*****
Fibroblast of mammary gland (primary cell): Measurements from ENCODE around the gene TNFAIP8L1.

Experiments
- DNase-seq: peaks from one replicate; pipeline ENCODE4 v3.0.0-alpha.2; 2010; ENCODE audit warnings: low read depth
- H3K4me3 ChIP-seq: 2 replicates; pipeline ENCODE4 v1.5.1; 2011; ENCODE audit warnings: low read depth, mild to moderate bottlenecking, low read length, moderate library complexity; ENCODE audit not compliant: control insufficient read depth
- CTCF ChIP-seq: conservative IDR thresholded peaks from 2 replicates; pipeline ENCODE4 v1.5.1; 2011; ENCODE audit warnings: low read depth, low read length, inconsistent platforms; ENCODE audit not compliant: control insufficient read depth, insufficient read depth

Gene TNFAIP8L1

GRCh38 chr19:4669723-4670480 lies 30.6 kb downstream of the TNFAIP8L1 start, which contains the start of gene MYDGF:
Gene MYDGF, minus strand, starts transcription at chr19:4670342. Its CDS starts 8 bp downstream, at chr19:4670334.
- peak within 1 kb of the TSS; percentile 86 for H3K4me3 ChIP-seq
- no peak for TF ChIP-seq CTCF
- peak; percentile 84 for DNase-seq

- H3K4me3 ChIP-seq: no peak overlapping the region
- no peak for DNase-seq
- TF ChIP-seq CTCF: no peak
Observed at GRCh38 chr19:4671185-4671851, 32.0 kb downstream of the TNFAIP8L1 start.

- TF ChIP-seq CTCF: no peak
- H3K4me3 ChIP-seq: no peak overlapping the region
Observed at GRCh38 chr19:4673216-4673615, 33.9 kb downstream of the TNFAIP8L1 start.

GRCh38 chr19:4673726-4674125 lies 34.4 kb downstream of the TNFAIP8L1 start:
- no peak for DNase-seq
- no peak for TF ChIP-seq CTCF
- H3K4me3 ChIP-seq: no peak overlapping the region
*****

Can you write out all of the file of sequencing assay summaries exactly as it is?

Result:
Fibroblast of mammary gland (primary cell): Measurements from ENCODE around the gene TNFAIP8L1.

Experiments
- DNase-seq: peaks from one replicate; pipeline ENCODE4 v3.0.0-alpha.2; 2010; ENCODE audit warnings: low read depth
- H3K4me3 ChIP-seq: 2 replicates; pipeline ENCODE4 v1.5.1; 2011; ENCODE audit warnings: low read depth, mild to moderate bottlenecking, low read length, moderate library complexity; ENCODE audit not compliant: control insufficient read depth
- CTCF ChIP-seq: conservative IDR thresholded peaks from 2 replicates; pipeline ENCODE4 v1.5.1; 2011; ENCODE audit warnings: low read depth, low read length, inconsistent platforms; ENCODE audit not compliant: control insufficient read depth, insufficient read depth

Gene TNFAIP8L1

GRCh38 chr19:4669723-4670480 lies 30.6 kb downstream of the TNFAIP8L1 start, which contains the start of gene MYDGF:
Gene MYDGF, minus strand, starts transcription at chr19:4670342. Its CDS starts 8 bp downstream, at chr19:4670334.
- peak within 1 kb of the TSS; percentile 86 for H3K4me3 ChIP-seq
- no peak for TF ChIP-seq CTCF
- peak; percentile 84 for DNase-seq

- H3K4me3 ChIP-seq: no peak overlapping the region
- no peak for DNase-seq
- TF ChIP-seq CTCF: no peak
Observed at GRCh38 chr19:4671185-4671851, 32.0 kb downstream of the TNFAIP8L1 start.

- TF ChIP-seq CTCF: no peak
- H3K4me3 ChIP-seq: no peak overlapping the region
Observed at GRCh38 chr19:4673216-4673615, 33.9 kb downstream of the TNFAIP8L1 start.

GRCh38 chr19:4673726-4674125 lies 34.4 kb downstream of the TNFAIP8L1 start:
- no peak for DNase-seq
- no peak for TF ChIP-seq CTCF
- H3K4me3 ChIP-seq: no peak overlapping the region